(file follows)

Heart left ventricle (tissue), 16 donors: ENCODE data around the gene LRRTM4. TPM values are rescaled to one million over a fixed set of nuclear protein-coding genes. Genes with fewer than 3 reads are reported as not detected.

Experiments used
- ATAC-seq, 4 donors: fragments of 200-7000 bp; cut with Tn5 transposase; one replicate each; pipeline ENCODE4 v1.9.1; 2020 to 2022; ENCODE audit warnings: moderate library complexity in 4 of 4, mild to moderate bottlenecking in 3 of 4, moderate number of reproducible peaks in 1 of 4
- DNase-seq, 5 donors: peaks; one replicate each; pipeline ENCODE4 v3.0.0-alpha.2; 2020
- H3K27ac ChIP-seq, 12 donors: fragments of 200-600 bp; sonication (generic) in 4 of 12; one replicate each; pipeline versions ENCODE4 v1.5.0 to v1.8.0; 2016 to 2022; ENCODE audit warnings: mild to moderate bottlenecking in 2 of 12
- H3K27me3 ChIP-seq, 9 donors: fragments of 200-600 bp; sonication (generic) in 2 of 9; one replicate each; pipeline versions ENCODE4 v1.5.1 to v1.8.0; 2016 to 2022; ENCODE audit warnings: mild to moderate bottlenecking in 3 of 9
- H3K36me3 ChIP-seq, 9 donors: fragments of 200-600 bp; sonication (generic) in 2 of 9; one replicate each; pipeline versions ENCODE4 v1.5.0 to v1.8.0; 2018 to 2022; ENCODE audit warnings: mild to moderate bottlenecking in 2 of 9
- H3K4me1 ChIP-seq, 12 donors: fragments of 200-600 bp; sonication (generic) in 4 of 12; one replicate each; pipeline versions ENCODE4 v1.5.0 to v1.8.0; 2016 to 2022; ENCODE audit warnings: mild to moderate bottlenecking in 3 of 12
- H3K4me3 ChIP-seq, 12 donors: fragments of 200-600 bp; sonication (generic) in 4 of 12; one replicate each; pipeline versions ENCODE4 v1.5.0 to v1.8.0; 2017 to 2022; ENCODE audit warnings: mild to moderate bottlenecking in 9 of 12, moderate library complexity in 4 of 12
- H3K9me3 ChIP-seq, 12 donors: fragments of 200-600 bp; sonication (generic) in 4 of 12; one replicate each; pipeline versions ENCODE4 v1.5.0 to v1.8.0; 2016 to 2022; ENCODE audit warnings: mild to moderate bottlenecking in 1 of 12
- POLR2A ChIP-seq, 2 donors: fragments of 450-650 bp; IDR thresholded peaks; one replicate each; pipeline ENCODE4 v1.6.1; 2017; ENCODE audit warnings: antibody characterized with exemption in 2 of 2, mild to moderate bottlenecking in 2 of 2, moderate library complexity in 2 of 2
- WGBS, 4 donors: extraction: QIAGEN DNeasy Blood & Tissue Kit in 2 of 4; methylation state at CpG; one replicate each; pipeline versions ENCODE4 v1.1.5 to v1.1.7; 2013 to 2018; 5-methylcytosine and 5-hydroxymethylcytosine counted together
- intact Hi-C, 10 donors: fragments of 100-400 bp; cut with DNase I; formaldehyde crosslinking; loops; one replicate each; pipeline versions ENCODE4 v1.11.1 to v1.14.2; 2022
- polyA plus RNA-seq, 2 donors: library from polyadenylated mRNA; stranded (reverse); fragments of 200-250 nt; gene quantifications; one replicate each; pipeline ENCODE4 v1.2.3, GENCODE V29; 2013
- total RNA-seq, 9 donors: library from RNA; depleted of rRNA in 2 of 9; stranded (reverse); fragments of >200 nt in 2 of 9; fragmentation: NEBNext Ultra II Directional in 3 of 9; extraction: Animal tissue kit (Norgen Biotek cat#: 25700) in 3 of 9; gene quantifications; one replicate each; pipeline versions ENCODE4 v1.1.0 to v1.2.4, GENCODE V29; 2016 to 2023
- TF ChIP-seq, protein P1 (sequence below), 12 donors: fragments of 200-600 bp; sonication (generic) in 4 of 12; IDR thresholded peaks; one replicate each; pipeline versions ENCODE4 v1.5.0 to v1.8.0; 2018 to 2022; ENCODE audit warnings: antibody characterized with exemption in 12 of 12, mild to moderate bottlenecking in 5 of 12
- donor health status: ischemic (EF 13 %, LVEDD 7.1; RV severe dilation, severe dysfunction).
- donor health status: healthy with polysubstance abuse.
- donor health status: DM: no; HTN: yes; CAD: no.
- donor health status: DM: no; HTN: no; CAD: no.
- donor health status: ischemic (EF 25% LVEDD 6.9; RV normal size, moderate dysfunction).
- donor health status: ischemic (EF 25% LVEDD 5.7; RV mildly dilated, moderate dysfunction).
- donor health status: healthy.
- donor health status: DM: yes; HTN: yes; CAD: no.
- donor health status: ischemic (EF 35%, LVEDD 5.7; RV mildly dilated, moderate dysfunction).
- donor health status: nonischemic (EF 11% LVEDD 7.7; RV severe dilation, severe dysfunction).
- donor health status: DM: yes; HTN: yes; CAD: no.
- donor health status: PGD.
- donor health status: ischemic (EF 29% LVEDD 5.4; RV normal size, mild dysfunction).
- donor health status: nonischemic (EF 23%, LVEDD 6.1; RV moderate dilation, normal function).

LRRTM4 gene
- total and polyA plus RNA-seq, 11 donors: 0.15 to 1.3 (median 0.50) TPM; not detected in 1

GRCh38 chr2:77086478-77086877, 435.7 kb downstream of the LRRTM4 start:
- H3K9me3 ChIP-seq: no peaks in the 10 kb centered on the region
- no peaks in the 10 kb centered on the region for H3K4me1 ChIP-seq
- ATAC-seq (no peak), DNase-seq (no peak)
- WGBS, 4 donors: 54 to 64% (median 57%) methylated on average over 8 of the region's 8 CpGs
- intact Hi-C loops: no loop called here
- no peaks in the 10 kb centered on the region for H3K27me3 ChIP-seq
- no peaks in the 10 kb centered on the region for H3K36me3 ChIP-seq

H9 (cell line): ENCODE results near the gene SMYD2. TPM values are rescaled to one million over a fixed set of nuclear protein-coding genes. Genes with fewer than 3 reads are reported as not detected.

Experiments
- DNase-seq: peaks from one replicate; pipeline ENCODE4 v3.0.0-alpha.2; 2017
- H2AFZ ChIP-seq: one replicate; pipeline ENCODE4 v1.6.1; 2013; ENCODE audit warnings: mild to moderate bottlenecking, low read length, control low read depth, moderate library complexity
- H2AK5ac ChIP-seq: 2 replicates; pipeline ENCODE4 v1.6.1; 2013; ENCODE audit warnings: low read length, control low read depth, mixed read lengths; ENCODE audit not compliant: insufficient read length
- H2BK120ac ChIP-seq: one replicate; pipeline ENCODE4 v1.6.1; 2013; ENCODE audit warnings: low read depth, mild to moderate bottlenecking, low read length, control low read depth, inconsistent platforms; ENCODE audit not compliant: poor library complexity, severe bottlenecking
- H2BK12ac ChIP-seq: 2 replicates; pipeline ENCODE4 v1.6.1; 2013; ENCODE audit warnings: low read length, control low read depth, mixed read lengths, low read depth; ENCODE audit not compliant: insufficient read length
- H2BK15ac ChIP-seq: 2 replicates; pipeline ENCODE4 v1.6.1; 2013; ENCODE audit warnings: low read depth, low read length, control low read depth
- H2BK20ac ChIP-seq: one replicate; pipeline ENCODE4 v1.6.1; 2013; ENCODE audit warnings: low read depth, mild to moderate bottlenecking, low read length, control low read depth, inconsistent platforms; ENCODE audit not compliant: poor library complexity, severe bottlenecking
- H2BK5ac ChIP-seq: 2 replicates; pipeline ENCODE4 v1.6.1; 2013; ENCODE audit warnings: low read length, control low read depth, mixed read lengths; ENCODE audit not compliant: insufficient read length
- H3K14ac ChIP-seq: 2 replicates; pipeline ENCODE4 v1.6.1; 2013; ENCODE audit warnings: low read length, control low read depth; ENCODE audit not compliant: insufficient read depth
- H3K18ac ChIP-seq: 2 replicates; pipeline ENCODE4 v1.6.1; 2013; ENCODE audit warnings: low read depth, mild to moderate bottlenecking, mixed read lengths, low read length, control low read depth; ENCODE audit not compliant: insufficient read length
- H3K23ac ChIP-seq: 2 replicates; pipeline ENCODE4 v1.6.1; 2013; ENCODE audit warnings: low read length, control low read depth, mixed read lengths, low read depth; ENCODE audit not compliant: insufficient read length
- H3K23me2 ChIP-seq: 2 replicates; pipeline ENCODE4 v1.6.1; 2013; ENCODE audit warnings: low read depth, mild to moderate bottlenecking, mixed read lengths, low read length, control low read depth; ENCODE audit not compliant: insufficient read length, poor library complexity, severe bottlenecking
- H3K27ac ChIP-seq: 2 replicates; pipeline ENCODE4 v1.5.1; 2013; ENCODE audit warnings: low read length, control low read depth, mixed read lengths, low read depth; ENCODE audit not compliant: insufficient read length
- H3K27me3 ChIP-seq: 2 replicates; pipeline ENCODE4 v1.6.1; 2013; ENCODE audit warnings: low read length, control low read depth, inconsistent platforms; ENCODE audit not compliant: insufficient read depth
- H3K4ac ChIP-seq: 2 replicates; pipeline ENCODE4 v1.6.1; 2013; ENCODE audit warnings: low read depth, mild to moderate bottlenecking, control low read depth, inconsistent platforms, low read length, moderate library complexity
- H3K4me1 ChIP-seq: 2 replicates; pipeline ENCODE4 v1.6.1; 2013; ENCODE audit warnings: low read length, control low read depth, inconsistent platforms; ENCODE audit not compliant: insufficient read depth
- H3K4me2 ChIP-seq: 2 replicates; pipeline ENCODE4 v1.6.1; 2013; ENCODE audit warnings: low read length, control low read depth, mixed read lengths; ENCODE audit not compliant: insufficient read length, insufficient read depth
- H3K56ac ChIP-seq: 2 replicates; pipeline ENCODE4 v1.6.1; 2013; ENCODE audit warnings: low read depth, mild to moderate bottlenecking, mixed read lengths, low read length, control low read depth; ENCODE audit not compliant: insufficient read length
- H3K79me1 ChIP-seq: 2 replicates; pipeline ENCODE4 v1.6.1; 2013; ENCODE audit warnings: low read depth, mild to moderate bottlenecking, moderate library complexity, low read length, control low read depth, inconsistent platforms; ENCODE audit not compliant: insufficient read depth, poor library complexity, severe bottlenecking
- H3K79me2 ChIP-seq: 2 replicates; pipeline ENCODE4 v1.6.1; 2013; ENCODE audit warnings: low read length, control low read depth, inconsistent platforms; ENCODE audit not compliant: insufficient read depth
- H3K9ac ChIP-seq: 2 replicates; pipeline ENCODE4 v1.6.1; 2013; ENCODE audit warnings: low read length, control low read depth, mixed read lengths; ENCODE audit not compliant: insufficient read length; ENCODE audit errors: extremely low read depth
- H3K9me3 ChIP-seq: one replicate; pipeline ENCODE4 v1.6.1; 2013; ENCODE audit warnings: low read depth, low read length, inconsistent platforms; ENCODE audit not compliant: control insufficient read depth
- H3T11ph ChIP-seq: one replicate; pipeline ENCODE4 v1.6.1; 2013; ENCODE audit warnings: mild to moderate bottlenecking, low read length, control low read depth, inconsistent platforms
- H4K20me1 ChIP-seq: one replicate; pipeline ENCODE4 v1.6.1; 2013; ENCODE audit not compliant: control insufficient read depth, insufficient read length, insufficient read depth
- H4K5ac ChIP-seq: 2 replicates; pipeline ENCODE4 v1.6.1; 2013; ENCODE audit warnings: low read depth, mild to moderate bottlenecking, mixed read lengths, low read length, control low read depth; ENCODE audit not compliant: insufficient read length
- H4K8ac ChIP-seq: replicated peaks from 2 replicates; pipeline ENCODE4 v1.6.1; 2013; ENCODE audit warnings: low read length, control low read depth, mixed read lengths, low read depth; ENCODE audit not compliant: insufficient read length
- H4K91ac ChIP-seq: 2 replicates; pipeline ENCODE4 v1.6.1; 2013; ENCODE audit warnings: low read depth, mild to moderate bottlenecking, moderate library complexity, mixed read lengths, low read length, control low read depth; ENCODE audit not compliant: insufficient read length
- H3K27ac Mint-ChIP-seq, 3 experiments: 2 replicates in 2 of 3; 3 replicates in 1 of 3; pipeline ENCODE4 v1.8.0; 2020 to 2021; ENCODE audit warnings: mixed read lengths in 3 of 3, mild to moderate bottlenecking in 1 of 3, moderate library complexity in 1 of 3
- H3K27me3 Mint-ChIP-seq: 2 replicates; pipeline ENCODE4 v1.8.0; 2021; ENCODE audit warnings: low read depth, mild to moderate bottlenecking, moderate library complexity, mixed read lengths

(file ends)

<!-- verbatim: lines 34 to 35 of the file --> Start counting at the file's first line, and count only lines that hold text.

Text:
- H3K9me3 ChIP-seq: no peaks in the 10 kb centered on the region
- no peaks in the 10 kb centered on the region for H3K4me1 ChIP-seq